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Mar 13, 2014 08:02 PM

"No seating incomplete parties" rule [moved from Boston board]

[NOTE: We've moved this discussion from the thread at -- The Chowhound Team]

I side with restaurants on the "no seating incomplete parties" rule. I was surprised and amused when one of Devra's fill-ins dinged some restaurant hard for this longstanding (and in my mind perfectly justified) practice, like she hadn't even heard of it before.

It was like that time when the Andelmans, who allegedly work closely with the restaurant business, became indignant to the point of making a grotesque public scene when a hostess wouldn't seat them in the dining room before the start of service. Toads.

I don't think you have to think about it very hard to figure out why some places do either of these things.

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  1. I didn't think about it very hard. Quite clearly they forgot that they are in the hospitality business.

    7 Replies
    1. re: Bellachefa

      Yes, it's the hospitality business, not a hospitality not-for-profit or hospitality chattel system.

      Holding a table largely unused except maybe to serve a partial round or two of drinks has harmful ripples throughout the evening: it inconveniences subsequent reservations, may cause a very costly loss of a table turn, forces walk-ins to bail, and so on. All of these crimps gross revenue, hurt server earnings, hurt perceptions of the restaurant's rectitude in honoring reservations, and so on. It's not a trivial issue.

      To my mind, expecting to be seated this way is the definition of undue self-entitlement: forcing a raft of inconveniences on a bunch of people around you for your slight convenience. If you and your dining companions can't show up on time, that's a shame: maybe it's due to circumstances beyond your control, or maybe you're just one of those assholes who doesn't respect other people's time.

      Regardless of the reason, don't expect the restaurant and a bevy of other paying customers to treat you like it's your private dining room.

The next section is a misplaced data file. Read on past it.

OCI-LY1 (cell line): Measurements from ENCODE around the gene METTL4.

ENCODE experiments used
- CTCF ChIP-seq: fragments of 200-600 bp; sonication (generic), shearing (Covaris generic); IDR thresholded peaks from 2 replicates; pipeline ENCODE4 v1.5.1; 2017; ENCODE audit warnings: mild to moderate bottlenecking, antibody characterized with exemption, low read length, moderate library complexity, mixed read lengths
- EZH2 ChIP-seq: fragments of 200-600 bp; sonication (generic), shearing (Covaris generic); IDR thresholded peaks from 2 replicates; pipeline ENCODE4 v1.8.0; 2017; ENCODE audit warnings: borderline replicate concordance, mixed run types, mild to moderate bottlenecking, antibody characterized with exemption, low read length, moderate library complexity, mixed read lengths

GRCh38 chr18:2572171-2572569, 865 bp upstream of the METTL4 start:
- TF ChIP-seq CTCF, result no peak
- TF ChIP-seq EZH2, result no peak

1. re: MC Slim JB

          I'm sorry, but there is nothing more inhospitable then having a group of 5 of us wait uncomfortably in the entrance of a restaurant, looking at our empty table, causing a traffic jam, while waiting for the 6th member of our party like we were second class citizens. Been there, done that. There is nothing more inhospitable throwing a dinner party of 8 and having one couple caught in traffic and being told that the 6 of us cannot be seated for our special occasion dinner until the full party has arrived. Been there, done that.

          1. re: Bellachefa

            I agree. Wouldn't it be a convenience for the establishment to seat the 5/6th of a party and have 5/6ths of the drink orders in place and leave it to the 6th guest to catch up? While the ordering process moves along? If I am dining with the group and the 6th person is late, we call him, get the drink order, place it, and he has to get with our schedule on ordering.

            1. re: Small Plates

              This might work, or they sixth person might never show up, while the table continues to delay the start of its dinner ordering for an hour, hoping they'll appear.

              Ever stood staring at an empty bar seat the guy next to it insists will be filled shortly, as soon as his DC finds a parking space, for an hour? At some point, a restaurant has to defend its interests and that of its other customers against the slight convenience of one party.


              1. re: MC Slim JB